If you run a business and use a vehicle for business purposes, you need to make sure that you understand how to represent your driving on your taxes. Here are four things you need to know about representing the driving you do for business on your taxes.

#1 Tracking Mileage

If you use your vehicle exclusively for business, you can write down the mileage at the start of the year and the end of the year to calculate your mileage.

However, if you use your vehicle for business and for personal use, you are going to want to keep a mileage log. Write down the date of your trip, where you are going, the purpose of your trip, and the mileage that you drove for that trip. It is best to fill this log out each time you drive your vehicle.

#2 When Your Mileage Starts

You need to make sure that you are tracking the right mileage. If you work from an office, your mileage does not start until until you leave your office. If you leave from your home and drive to a business meeting, you can't start keeping track of your mileage until after your first business-related stop; that stop serves as the starting point for your mileage for the day.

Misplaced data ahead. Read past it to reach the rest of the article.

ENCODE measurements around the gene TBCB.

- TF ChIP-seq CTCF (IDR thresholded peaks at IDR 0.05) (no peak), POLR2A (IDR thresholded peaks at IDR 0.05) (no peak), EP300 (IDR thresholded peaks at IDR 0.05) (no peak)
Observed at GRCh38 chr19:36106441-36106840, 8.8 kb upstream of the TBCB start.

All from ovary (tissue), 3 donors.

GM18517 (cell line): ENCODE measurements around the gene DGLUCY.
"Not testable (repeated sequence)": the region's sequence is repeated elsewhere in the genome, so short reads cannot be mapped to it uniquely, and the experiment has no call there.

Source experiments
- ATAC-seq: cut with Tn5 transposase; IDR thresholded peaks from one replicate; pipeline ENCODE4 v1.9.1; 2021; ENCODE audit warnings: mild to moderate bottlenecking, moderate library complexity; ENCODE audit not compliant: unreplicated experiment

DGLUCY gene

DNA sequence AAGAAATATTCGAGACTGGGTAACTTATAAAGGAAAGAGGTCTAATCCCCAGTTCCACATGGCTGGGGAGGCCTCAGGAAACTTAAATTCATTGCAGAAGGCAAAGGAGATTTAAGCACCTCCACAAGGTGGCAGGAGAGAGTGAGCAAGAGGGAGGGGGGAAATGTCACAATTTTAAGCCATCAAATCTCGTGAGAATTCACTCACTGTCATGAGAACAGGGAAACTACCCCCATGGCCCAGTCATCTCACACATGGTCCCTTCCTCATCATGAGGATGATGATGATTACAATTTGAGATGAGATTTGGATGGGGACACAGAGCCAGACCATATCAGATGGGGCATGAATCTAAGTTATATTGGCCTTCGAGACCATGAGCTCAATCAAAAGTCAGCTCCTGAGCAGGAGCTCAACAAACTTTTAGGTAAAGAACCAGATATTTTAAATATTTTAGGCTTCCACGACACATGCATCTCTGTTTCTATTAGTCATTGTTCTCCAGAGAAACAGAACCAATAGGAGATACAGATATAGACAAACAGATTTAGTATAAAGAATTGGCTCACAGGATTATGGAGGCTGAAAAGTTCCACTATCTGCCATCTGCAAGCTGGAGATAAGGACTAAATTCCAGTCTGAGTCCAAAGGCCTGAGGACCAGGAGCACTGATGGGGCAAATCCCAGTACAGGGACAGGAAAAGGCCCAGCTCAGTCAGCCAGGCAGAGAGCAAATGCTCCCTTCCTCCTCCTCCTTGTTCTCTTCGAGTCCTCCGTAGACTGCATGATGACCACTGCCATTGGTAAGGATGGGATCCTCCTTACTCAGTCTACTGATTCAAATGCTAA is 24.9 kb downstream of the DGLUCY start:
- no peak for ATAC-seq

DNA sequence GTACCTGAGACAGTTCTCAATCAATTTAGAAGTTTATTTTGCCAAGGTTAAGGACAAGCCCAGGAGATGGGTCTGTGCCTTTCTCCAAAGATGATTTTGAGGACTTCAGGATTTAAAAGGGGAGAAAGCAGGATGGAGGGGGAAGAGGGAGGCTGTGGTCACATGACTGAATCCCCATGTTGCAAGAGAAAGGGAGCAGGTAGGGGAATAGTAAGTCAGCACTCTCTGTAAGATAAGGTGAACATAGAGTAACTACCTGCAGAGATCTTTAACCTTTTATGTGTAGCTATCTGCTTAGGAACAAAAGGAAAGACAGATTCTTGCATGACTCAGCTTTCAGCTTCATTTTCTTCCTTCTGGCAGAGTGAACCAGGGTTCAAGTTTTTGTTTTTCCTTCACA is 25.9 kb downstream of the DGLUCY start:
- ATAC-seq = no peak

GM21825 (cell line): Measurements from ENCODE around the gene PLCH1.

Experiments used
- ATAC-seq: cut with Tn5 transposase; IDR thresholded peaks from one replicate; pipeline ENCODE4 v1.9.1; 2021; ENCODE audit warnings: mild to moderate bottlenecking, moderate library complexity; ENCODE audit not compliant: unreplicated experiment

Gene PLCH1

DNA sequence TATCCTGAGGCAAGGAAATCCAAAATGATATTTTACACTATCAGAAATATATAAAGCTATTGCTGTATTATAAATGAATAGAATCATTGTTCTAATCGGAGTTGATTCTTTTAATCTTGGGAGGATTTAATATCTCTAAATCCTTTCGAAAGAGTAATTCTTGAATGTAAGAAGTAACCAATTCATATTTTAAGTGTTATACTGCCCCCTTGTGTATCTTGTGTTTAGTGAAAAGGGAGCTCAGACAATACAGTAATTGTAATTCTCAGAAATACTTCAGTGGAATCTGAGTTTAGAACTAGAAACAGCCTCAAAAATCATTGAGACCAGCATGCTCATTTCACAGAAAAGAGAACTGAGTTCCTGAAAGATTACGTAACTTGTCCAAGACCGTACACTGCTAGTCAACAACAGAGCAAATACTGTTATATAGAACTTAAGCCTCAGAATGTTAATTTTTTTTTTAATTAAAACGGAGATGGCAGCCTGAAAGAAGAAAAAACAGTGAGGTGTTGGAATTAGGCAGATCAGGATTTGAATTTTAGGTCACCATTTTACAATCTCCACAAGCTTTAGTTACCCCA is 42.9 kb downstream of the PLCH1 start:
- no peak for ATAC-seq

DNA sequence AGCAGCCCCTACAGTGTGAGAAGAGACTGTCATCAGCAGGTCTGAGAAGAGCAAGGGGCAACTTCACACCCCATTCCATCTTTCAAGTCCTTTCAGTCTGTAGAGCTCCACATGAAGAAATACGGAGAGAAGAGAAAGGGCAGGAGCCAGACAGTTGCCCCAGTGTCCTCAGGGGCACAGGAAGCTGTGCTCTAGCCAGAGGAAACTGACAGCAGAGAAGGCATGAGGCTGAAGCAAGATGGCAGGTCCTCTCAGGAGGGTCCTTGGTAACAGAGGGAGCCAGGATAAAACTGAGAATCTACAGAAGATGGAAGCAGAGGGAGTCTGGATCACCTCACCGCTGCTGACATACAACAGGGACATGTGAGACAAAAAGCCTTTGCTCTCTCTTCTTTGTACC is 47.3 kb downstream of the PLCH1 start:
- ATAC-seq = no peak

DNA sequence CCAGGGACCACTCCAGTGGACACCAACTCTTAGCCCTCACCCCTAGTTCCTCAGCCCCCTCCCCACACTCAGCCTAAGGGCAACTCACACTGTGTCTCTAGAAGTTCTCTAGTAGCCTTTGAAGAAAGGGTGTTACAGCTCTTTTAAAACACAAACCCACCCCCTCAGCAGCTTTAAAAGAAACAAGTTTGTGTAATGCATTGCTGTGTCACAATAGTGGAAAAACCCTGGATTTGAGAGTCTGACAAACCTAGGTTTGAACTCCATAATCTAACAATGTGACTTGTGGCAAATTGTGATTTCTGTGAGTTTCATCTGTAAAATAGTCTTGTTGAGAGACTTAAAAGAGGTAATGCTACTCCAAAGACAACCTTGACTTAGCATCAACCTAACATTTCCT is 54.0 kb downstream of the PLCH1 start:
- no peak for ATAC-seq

However, if you work from home, your business mileage starts the moment that you pull out of your driveway until you get back home at the end of the day. Since your office is based at your home, literally all driving that you do for your business counts as tax-deductible driving.

#3 Keep Track Of Other Driving Expenses

Third, you need to make sure that you keep track of other driving expenses as well. That means keeping a running record of all parking fees and tolls that you have to pay when you are driving for business purposes. You may want to download an app that will make it easy for you to keep track of these expenses. Or keep a chart or binder in your vehicle where you can note these expenses and put your receipts when you pay tolls or parking fees.

#4 Document All Repairs

Fourth, keep track of all repairs that you make to your vehicle. These repairs could be deducted from your taxes. If you use your vehicle for business and personal usage, you'll need to figure out, based on your mileage, how often you use it for business and personal usage. From there, you can deduct that percentage of your expenses.

For example, if you drive 20,000 miles a year, and drive 15,000 miles for business purposes, then 75% of your driving is for business purposes. If you paid $3,000 in repairs for your vehicle last year, you can deduct $2,250 or 75% of the $3,000 from your taxes as a vehicle-related expense.

Be sure to go over your mileage and vehicle-related deductions with your tax specialist to ensure that you have everything documented and calculated correctly. Contact a firm like Carmines Robbins & Company PLC to learn more.